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Am J Surg Pathol. 1993 Jun;17(6):601-9.

Pleomorphic rhabdomyosarcoma in adulthood. Analysis of 11 cases with definition of diagnostic criteria.

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1
Department of Histopathology, St. James's Hospital, Dublin, Ireland.

Abstract

Currently, pleomorphic rhabdomyosarcoma (RMS) in adults is considered to be extremely rare or nonexistent. The authors have identified 11 cases of pleomorphic RMS using the following criteria: pleomorphic sarcoma occurring within voluntary muscle, large polygonal or strap-like cells with copious eosinophilic cytoplasm, desmin and myoglobin immunoreactivity, or ultrastructural evidence of sarcomeric differentiation. Ten patients were male, the median age at presentation was 56 years (range, 27-84), and the thigh (seven cases) was the most common site. Of eight cases with clinical follow-up, one patient is alive at 20 months, and seven died 2 to 28 months following diagnosis. The tumors were generally patternless, but several had storiform areas. Cross-striations were not identified. Immunostaining for muscle-related antigens was positive as follows: desmin (in 10 of 11 cases), myoglobin (in 10 of 11 cases), actin HHF-35 (in all 11 cases), smooth-muscle actin (in six of eight cases), sarcomeric actin (in six of nine cases), and fast myosin (in five of five cases). Staining for S-100 protein was negative in all cases. On electron microscopy (six cases), two tumors had well-differentiated rhabdomyoblasts with sarcomeres, Z-disks, and hexagonal arrays of myofilaments; three were poorly differentiated; and one contained immature mesenchymal cells only. Pleomorphic RMS can be distinguished from other pleomorphic sarcomas provided that well-fixed tumor tissue is available for immunohistochemical staining and electron microscopy. We consider that this distinction is important in view of the poor prognosis associated with pleomorphic RMS in this series.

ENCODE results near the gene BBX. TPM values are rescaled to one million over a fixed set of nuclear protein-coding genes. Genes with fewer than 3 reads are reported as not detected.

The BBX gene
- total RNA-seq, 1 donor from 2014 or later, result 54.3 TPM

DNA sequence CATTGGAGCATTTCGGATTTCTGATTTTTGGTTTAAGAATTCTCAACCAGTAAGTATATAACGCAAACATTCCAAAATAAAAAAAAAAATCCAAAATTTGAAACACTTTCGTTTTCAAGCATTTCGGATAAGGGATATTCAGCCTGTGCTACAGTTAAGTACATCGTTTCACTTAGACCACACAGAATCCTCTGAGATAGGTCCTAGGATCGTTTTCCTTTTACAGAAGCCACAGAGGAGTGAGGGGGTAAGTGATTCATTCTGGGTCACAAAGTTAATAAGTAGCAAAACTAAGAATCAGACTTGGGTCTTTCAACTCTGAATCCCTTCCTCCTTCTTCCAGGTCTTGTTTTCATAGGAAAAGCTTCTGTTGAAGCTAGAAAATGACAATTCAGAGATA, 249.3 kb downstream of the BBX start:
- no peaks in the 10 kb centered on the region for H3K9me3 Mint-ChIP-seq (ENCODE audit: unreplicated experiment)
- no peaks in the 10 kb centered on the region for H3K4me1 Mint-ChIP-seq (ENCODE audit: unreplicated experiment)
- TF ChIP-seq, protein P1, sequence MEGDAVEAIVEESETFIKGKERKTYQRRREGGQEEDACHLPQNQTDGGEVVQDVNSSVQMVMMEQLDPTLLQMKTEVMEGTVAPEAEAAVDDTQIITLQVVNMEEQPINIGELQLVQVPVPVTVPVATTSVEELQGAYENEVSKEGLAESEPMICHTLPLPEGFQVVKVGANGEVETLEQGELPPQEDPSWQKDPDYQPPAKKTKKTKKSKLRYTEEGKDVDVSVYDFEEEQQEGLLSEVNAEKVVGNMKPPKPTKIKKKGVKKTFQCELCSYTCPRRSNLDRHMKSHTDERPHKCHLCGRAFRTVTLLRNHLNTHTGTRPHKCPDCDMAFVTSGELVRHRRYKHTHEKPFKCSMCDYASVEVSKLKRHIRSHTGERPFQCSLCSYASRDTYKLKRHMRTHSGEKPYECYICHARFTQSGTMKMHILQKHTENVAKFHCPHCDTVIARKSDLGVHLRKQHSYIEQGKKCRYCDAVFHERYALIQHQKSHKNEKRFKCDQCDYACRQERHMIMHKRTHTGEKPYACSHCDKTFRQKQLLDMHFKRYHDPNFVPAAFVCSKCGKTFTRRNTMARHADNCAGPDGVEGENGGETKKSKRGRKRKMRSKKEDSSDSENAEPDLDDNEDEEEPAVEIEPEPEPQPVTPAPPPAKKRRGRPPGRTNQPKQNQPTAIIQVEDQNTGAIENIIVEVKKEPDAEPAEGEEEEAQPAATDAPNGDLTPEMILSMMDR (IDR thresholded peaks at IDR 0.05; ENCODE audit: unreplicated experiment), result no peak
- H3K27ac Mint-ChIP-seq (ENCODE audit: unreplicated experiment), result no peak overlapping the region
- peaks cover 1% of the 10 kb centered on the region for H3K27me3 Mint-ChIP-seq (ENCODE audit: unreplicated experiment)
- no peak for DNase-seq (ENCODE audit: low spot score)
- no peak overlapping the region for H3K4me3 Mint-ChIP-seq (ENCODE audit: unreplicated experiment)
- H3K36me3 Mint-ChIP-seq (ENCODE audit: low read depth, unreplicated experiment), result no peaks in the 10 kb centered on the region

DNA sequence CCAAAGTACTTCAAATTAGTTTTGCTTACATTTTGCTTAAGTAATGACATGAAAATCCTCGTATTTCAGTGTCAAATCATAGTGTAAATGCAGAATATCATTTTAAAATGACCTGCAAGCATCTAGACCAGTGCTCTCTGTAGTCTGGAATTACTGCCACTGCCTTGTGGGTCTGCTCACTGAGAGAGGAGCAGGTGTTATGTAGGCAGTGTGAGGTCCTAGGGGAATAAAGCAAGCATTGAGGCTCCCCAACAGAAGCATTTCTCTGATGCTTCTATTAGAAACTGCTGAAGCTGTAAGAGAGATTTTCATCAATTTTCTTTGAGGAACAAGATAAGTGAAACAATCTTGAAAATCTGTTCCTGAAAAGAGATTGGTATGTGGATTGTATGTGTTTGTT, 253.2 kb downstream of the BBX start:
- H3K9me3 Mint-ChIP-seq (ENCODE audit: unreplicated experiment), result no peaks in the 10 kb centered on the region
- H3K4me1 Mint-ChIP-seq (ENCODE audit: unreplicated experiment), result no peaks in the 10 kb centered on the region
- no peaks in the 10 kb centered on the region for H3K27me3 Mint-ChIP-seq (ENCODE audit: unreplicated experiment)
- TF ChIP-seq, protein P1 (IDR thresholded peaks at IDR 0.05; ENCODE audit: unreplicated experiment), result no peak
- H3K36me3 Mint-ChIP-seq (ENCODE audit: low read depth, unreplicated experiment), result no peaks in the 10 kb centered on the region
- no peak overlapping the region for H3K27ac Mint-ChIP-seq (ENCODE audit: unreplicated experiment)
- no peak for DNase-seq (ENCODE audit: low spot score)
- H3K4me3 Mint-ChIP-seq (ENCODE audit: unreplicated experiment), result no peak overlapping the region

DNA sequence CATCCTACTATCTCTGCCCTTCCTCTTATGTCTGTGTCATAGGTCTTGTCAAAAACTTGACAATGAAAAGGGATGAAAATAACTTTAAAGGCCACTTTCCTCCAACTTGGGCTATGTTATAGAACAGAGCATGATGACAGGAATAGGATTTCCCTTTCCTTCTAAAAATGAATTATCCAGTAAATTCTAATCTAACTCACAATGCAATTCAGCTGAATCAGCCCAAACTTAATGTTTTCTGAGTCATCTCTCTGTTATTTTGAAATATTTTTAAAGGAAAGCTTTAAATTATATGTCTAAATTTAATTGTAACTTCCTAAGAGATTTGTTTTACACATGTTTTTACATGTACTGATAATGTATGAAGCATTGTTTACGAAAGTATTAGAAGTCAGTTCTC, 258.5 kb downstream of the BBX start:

PMID:
8333559
[Indexed for MEDLINE]
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